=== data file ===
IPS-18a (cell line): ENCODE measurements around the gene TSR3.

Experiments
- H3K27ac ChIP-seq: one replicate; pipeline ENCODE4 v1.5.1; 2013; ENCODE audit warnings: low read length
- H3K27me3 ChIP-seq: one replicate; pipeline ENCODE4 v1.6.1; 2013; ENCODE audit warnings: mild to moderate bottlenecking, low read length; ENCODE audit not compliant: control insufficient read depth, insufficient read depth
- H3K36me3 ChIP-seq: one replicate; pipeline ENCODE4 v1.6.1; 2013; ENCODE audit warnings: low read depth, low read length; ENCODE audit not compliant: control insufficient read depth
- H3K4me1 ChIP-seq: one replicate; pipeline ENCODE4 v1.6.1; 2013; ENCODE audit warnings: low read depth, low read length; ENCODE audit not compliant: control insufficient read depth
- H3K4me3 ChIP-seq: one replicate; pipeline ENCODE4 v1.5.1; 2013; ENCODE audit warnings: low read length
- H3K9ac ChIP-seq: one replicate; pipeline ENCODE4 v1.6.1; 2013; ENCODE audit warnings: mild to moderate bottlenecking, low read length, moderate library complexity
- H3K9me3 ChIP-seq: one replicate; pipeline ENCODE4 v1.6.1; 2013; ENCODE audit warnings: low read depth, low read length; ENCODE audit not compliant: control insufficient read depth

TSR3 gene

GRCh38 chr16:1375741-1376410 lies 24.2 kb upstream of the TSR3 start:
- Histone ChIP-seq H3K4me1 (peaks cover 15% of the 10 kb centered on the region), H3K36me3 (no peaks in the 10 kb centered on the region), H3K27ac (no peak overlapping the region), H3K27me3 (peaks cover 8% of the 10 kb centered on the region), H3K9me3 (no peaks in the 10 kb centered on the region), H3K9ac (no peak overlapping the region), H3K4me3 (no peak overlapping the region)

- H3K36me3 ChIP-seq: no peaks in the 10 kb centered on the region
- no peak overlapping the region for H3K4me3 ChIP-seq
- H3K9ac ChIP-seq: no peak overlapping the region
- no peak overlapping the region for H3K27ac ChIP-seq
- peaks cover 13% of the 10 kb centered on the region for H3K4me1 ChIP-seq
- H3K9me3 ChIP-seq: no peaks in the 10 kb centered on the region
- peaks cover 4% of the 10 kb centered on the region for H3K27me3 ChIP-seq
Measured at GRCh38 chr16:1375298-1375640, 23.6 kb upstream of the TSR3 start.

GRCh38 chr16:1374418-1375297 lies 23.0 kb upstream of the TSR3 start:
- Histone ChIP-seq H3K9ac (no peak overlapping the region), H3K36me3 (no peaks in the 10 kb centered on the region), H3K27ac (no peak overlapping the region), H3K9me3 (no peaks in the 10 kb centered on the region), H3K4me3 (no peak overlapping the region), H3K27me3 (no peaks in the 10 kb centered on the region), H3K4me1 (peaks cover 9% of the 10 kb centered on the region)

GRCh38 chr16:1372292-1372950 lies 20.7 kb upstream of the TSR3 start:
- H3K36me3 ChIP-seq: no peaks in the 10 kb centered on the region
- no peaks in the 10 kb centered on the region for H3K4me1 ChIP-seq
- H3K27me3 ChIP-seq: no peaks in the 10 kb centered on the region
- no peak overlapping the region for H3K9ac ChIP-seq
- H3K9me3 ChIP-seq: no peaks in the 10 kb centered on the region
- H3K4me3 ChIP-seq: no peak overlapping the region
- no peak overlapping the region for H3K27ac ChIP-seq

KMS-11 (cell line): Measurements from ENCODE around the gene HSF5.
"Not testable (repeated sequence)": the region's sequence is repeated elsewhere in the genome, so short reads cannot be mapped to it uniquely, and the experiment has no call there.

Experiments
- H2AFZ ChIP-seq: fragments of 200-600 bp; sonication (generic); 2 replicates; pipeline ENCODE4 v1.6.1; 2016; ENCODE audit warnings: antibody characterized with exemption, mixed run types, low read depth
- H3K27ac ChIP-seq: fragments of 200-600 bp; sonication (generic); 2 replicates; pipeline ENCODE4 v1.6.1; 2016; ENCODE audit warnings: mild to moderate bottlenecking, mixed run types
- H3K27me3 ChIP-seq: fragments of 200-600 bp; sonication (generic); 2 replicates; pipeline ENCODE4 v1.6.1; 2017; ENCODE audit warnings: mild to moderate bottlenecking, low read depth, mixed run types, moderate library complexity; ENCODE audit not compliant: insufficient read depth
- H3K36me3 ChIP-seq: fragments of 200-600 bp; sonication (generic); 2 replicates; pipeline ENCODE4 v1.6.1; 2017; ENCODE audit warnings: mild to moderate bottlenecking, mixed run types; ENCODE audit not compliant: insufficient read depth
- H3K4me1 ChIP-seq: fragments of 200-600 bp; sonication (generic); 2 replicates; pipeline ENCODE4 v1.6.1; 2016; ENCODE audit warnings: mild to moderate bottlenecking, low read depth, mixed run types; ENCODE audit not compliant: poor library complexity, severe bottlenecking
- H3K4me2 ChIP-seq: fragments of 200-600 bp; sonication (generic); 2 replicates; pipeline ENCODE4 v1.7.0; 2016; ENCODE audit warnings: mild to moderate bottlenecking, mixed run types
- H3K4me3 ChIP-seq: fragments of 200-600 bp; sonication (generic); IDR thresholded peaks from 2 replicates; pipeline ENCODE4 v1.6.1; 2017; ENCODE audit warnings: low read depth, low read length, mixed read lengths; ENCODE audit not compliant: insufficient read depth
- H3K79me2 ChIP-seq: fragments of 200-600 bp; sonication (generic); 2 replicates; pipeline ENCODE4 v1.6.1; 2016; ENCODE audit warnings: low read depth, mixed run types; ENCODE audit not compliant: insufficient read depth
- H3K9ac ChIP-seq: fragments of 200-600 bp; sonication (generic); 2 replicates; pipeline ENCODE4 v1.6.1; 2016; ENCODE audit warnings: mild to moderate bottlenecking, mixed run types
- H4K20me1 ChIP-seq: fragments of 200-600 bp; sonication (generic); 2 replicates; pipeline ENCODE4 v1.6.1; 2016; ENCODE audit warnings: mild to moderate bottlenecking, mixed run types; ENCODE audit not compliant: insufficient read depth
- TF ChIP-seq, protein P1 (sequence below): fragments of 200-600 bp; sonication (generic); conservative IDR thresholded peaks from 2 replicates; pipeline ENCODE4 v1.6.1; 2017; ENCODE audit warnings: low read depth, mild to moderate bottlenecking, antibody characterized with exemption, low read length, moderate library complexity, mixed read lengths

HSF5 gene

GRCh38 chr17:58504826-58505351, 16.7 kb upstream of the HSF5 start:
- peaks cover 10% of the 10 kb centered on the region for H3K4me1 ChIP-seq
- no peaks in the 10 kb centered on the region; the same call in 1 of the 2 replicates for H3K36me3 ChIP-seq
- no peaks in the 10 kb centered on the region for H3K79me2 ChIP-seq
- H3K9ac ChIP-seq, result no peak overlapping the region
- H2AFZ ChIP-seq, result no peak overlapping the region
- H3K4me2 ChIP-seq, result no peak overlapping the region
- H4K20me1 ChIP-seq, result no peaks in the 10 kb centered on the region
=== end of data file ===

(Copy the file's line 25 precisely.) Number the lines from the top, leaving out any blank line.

- no peaks in the 10 kb centered on the region for H3K4me1 ChIP-seq